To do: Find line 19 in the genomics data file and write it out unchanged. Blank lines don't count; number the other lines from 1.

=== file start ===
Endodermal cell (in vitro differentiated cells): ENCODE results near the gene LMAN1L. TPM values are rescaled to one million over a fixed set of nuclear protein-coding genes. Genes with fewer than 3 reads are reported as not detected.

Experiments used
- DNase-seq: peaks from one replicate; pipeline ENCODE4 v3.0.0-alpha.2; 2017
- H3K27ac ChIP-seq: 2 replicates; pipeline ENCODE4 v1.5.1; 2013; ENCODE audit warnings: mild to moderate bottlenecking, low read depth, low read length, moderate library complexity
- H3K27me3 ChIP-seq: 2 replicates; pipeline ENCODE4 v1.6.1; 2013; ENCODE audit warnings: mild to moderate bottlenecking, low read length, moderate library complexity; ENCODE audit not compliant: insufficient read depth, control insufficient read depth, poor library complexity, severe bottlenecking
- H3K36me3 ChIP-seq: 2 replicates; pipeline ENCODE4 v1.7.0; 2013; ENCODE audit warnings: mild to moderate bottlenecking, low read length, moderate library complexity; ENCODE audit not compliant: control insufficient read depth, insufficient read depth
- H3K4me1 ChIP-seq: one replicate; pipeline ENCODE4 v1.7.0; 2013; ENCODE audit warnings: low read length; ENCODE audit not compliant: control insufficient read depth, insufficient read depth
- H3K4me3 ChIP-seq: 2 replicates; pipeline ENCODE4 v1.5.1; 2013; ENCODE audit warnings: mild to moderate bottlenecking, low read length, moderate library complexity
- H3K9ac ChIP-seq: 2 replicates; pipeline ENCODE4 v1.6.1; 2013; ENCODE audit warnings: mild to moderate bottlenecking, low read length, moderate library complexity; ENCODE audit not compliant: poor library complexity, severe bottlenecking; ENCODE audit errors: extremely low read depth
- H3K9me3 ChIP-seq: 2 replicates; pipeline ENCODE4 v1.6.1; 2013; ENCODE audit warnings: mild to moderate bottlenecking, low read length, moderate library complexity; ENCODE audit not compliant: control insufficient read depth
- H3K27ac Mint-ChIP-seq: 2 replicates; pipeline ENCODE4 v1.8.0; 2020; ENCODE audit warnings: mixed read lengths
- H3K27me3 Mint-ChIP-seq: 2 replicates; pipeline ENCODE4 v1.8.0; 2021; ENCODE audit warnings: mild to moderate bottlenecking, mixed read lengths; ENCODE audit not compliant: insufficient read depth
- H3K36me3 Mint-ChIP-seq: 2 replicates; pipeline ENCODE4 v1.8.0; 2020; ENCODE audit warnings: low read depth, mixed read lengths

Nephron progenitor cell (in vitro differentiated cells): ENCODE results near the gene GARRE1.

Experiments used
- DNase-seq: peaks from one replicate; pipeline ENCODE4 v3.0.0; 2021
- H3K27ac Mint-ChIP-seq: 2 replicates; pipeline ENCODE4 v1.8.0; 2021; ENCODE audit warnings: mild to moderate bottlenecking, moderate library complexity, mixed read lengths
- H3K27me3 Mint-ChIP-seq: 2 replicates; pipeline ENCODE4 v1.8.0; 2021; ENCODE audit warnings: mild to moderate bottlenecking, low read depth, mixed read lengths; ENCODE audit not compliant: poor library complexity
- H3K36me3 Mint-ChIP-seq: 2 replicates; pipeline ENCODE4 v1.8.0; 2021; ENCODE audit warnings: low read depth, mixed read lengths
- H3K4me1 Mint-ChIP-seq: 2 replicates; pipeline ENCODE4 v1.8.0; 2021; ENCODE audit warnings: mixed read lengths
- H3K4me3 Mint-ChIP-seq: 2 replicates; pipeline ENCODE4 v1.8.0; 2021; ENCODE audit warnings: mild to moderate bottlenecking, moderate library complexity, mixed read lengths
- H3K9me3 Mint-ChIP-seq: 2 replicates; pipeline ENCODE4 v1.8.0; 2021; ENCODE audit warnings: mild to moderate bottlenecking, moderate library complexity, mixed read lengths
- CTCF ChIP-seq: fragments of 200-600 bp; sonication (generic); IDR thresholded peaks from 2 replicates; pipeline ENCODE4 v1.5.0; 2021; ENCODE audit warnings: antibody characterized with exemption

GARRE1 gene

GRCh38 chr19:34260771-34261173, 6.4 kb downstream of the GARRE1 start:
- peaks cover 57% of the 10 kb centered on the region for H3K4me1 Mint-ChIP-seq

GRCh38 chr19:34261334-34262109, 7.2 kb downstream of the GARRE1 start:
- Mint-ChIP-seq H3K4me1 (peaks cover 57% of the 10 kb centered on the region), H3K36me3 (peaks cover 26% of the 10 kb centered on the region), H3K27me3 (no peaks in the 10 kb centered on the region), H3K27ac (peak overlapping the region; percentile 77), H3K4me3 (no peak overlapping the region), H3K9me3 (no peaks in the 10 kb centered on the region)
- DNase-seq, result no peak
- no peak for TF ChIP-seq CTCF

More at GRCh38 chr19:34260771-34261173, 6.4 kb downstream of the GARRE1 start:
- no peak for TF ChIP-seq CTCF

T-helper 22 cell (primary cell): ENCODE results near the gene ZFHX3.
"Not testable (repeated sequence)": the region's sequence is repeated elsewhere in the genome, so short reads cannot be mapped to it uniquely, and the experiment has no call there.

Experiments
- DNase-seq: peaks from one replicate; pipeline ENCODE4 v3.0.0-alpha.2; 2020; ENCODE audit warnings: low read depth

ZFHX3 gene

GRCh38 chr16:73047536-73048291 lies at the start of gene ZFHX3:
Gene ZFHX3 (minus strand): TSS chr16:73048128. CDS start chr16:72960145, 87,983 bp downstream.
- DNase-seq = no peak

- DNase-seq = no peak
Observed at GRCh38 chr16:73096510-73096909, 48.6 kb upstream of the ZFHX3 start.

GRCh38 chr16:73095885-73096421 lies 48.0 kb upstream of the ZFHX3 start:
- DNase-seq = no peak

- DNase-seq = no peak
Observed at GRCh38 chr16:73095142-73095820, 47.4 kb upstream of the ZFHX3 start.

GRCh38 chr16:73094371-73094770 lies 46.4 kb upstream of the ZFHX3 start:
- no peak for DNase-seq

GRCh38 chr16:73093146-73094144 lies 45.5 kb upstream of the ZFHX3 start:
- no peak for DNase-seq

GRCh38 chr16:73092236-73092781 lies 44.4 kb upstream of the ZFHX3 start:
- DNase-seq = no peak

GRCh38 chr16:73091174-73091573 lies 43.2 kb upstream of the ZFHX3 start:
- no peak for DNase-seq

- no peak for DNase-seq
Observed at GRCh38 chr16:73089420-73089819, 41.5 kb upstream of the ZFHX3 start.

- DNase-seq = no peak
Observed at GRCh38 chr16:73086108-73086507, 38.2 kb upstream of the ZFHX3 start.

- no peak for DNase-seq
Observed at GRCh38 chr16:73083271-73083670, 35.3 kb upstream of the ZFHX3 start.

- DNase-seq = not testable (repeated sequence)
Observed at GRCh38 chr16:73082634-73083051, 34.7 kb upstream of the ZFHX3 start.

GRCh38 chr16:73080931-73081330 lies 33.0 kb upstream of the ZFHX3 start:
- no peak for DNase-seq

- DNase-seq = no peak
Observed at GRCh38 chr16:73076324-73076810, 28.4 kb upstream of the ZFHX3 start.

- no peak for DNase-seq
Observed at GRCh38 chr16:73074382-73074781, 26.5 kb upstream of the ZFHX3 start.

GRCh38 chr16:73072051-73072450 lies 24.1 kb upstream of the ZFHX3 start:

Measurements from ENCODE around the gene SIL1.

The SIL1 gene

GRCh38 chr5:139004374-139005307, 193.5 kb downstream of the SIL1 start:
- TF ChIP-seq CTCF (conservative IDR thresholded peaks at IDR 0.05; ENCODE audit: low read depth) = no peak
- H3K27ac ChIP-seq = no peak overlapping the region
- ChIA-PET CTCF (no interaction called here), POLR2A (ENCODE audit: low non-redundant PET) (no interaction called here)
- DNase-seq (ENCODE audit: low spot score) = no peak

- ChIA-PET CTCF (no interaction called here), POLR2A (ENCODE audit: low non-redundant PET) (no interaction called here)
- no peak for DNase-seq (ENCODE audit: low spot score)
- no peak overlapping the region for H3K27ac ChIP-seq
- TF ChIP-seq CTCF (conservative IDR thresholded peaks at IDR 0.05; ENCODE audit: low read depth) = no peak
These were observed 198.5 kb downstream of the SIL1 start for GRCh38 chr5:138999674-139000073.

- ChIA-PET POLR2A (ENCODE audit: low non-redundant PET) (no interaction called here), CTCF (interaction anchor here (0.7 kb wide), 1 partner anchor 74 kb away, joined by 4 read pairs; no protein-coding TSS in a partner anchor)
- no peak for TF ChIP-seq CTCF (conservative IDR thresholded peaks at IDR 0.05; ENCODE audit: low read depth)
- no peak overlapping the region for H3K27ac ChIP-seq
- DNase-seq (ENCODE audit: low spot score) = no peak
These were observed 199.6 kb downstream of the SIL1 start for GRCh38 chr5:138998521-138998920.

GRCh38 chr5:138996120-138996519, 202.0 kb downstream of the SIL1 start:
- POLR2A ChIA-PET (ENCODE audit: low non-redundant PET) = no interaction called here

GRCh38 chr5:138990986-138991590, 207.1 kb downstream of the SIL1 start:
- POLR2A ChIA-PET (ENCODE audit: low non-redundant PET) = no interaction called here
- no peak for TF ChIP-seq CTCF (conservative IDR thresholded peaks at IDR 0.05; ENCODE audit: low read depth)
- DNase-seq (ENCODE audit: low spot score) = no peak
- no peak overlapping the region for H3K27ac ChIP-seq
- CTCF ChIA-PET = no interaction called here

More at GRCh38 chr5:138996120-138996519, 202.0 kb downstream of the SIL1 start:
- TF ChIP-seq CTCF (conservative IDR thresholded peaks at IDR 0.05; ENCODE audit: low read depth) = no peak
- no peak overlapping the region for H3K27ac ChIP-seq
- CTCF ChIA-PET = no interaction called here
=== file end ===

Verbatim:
- H3K36me3 Mint-ChIP-seq: 2 replicates; pipeline ENCODE4 v1.8.0; 2021; ENCODE audit warnings: low read depth, mixed read lengths